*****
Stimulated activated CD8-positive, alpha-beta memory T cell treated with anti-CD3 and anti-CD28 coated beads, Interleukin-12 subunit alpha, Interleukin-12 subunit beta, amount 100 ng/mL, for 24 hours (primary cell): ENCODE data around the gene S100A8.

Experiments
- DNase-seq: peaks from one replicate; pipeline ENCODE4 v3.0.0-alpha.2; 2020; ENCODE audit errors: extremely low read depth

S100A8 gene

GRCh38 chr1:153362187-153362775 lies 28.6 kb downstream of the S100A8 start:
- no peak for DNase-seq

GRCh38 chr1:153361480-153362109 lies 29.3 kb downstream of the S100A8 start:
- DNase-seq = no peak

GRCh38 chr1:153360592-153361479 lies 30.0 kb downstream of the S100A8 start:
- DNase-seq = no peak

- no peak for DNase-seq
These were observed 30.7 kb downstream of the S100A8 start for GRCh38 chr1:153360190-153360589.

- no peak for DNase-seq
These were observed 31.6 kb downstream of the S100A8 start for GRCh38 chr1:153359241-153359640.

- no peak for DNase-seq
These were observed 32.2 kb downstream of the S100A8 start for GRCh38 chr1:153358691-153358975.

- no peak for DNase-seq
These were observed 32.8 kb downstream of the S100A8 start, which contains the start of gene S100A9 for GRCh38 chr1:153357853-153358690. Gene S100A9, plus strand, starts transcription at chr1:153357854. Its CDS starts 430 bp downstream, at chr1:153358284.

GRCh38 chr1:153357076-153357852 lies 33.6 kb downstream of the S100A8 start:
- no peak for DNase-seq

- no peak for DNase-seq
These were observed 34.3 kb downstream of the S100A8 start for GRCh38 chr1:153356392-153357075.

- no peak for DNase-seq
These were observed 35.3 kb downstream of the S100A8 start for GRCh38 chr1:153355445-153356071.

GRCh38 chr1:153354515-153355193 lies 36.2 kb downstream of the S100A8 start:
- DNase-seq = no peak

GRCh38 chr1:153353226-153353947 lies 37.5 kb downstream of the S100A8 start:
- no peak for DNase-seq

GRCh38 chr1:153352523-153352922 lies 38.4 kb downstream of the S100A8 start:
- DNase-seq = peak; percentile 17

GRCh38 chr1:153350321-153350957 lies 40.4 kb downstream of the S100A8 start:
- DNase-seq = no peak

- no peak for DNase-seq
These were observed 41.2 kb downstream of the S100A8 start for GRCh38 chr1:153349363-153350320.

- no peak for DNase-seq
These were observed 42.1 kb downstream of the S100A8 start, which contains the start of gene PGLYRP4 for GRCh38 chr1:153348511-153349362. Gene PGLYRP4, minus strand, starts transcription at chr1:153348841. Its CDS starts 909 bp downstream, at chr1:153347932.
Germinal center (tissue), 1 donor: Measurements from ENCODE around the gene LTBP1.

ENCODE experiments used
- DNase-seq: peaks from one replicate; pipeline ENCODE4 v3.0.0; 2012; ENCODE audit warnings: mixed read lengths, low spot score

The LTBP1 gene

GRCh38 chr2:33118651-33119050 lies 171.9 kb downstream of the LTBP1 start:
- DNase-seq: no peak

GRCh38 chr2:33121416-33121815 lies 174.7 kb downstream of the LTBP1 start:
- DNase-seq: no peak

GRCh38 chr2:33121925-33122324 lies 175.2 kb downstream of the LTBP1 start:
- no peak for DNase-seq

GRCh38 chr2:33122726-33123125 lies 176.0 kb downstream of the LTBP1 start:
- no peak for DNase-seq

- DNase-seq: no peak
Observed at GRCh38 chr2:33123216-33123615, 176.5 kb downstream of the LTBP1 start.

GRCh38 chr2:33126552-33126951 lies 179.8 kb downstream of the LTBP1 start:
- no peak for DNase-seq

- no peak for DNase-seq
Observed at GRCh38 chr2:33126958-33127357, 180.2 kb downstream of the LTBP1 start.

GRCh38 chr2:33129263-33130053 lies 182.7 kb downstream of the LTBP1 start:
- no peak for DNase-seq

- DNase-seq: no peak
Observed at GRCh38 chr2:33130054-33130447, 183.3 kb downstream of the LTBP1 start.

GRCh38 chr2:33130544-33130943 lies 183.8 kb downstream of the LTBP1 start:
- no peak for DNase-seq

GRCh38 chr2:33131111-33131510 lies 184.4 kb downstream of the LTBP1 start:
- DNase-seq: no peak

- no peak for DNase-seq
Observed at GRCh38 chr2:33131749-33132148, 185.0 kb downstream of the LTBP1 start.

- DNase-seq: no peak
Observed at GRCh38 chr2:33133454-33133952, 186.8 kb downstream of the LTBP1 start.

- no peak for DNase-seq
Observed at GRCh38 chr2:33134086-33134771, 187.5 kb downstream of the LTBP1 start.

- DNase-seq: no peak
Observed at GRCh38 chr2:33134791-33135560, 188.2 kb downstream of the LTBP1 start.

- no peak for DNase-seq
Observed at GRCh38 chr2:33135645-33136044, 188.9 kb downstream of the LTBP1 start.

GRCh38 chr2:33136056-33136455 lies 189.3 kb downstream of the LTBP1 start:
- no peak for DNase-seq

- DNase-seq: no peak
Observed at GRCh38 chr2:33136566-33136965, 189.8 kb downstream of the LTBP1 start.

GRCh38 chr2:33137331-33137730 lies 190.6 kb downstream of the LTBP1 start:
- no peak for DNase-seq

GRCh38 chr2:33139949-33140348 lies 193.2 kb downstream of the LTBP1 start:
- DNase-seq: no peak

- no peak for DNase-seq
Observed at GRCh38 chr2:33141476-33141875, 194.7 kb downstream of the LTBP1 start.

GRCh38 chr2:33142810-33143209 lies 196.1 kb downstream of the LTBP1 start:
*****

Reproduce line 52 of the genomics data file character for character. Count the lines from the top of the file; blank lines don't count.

- no peak for DNase-seq